Bad Year, Good Food, Great Stories

By KF Seetoh - Thursday, Jan 07, 2021

In this unsettling year of the Covid 19 pandemic, we obtained a Unesco recognition for our hawker food culture. This award is a lot more than about delicious hawker food. It is also about you, me and an organic industry that thrives on this relationship we have with great hawker food. So, in the year ahead, do pay attention to the elements in our food culture that is “beyond deliciousness”. It’s the least we can do to honour the hawkers that gave us this culture.  This is also the year Makansutra launched its 11th and first food guide e-book edition, given absolutely free.  Just google “ebook makansutra”, log in and let your fingers hunt a meaningful meal for you onscreen. Here are some of the tales of deliciousness we’ve uncovered in this ebook  (https://makansutra.com/ebook/ ). Rating is out of a maximum of 6 Chopsticks or what we term “Die Die Must Try”. (check out the videos too)


Masakan Anak Bujang  (Nasi Kerabu) 1 Bedok Road, #01-25, Bedok Corner Hawker Centre. 9am-9pm. Close on Tuesday.

Herman was an “office worker” before he upped and left for Kelantan to learn the ways of cooking Nasi Kerabu, a light coconut rice coloured by blue pea flower (“not colouring”, he reminds us he uses the bunga telang for it), with chopped raw herbs and vegetables, spooned over with budu (a fermented anchovies sauce from Kelantan), serunding (roasted grated coconut) and a tangy and refreshing vinegarish sambal. He serves exactly that in this stall opened in 2019. You can choose to top it with fried chicken or fish or both, plus solok lada, a fish and grated coconut paste with pepper stuffed in a grilled green chilli. Those pieces of fish crackers are so right for the whole dish too. Rated 5 chopsticks or “Divine” by Makansutra

Nasi Kerabu from Masakan Anak Bujang


One Mouth Noodle (wanton mee) Blk 51, Yishun Ave 11, #01-12, Yishun Park Hawker Centre. 9am-8.30pm daily.

This is a local boy doing a Hong Kong style wanton mee. It’s rare treat to see hawkers making noodles on site from scratch.. from opening the pack of flour, sieving it, mixing with eggs and a pinch of salt, then folding, kneading..repeat. It’s all arm power. When done, his little noodle machine turns the dough it into fine aldente and springy wanton noodles. He blanches and sauces it with a simple soy, sesame blend. He also makes his own cha siew in a little roaster at the back of stall. Those fresh made cha siew over the noodles is a celebration of our hawker food culture. The “qq” noodles  and those cha siew are moist with bits of burnt edges. He also makes his own wanton with some fats and cartilage that lend so much flavour to it. Rated 5 chopsticks or “Divine” by Makansutra.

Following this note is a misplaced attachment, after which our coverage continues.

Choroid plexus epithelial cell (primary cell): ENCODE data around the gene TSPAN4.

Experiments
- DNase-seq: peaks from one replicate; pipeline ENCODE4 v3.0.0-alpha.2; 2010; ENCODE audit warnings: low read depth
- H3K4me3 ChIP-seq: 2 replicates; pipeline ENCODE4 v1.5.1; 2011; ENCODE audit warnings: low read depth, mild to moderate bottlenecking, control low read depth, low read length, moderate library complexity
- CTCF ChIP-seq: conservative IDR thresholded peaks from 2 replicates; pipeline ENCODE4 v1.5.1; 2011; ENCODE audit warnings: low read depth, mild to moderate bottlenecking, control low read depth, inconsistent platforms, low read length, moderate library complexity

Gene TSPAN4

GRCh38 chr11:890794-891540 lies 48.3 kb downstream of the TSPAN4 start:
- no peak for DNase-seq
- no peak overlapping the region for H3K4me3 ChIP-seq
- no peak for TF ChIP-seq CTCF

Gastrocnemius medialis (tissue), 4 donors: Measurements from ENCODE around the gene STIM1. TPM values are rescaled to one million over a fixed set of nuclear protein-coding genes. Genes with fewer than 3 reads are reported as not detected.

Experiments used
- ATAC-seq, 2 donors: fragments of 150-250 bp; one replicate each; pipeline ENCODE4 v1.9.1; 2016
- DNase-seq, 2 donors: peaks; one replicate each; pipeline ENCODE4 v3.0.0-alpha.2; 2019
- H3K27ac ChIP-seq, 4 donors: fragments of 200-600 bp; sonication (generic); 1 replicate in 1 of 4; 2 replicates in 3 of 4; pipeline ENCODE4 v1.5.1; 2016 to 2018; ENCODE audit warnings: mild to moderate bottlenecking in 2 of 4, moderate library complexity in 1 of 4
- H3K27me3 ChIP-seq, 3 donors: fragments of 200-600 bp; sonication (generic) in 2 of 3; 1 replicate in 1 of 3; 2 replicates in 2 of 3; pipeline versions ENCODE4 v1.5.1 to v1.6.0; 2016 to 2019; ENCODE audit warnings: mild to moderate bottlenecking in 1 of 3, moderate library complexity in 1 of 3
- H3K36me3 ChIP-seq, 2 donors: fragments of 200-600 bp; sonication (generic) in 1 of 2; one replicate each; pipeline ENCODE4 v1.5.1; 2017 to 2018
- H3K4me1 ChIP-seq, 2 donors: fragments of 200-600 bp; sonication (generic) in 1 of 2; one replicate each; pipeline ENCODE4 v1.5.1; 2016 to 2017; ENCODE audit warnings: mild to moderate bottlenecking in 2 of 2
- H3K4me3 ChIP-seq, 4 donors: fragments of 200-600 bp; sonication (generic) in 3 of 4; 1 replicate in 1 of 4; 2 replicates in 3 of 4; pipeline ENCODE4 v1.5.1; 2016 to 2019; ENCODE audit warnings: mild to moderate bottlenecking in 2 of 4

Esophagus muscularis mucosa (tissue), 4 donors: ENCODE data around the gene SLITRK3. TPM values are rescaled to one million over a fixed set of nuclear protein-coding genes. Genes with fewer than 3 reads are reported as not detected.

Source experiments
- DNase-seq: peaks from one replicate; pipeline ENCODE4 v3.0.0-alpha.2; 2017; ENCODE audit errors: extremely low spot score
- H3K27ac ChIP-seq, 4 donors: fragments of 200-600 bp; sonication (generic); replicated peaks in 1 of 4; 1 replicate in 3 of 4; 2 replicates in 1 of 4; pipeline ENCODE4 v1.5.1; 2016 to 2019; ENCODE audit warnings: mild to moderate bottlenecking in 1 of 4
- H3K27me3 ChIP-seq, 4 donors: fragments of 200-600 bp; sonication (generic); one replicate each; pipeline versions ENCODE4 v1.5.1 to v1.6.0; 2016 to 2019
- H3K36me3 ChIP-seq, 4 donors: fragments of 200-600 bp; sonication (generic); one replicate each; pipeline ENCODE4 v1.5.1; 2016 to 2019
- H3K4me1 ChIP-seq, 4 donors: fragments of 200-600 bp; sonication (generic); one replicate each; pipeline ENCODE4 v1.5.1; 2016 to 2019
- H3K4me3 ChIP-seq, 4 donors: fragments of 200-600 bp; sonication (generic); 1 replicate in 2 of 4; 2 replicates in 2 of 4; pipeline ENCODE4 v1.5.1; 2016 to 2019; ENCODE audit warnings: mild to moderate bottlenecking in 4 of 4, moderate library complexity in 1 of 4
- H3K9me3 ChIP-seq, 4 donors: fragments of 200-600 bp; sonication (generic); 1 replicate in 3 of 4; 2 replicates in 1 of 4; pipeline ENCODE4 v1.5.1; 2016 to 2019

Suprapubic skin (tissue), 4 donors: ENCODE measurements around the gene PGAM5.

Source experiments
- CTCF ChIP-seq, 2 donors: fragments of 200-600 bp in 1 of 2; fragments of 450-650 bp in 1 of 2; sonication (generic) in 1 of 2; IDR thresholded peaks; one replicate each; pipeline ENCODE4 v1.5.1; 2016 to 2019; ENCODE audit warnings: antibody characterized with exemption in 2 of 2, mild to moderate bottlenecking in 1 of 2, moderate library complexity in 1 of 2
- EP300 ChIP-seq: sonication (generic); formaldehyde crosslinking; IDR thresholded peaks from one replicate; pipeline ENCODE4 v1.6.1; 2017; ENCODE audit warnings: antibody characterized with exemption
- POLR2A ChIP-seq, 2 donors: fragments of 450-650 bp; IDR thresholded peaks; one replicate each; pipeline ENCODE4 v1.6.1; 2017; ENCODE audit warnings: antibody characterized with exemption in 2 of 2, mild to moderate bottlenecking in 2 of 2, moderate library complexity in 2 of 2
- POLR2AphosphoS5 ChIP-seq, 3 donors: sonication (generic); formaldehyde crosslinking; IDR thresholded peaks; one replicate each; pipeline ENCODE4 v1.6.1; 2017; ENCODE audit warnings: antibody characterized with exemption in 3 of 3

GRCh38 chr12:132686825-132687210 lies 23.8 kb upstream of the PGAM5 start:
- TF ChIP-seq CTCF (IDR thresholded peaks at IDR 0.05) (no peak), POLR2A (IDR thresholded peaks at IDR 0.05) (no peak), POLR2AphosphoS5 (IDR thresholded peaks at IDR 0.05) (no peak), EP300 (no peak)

One Mouth Noodles at Yishun Park Hawker Cte


Chendol Melaka (nasi ulam) 15 Upper East Coast Road, Soy Eu Tua Kopitiam. (Nasi Ulam available from 10.30am-12.30pm only.) . Closed on Monday.

This may well be the only hawker stall left offering this delightfully complex dish in Singapore. Nonya Daisy and her husband Colin runs this little stall, which was a collaboration with the late Datuk Kenny Chan of Malacca, a culinary treasure from Malaysia. They place over 10 raw herbs and spices, finely hand chopped and then folded into to the rice and tossed it with a special rempah. The result, a magnificent little plate of aromatic herbed rice, eaten simply with dollop of their own made and very spicy sambal. They don’t make a lot of it each day as Colin mans the stall alone on most days. Just go early, tear into it and finish it off with a bowl of their signature Chendol, made with gula melaka from, of course, Malacca. Rated 5 chopsticks or “Divine” by Makansutra

The nasi ulam has 10 herbs and aromatics blended into the rice


May you all have a glorious new year, comforted by great food and fantastic friends and family.